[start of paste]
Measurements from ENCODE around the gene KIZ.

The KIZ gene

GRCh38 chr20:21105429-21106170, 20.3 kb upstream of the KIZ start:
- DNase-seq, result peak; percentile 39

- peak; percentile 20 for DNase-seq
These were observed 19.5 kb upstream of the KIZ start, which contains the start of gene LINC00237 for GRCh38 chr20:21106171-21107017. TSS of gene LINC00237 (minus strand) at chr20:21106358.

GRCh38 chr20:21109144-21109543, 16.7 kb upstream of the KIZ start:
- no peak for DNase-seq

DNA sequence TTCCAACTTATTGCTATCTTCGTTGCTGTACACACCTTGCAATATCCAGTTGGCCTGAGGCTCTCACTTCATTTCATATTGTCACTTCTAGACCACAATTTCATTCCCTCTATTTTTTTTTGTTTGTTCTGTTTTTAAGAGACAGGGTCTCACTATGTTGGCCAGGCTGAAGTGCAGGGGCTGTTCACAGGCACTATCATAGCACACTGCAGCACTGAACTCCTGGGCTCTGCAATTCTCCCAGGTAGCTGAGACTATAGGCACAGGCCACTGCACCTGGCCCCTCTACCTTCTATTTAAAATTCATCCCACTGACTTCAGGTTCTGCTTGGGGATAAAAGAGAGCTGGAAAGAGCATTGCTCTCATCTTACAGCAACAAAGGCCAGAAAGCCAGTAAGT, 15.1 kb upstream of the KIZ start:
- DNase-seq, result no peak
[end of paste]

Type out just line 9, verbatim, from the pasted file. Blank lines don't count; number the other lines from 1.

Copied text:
DNA sequence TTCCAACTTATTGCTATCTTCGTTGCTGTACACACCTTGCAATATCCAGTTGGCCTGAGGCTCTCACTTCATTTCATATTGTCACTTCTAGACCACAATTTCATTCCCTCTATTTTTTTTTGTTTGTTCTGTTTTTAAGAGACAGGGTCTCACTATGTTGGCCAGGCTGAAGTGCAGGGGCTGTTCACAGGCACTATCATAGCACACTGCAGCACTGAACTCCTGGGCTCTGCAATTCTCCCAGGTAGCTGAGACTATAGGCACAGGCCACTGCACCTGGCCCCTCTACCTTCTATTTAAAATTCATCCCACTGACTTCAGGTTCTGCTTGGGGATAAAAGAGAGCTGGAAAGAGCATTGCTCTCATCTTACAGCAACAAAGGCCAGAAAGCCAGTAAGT, 15.1 kb upstream of the KIZ start: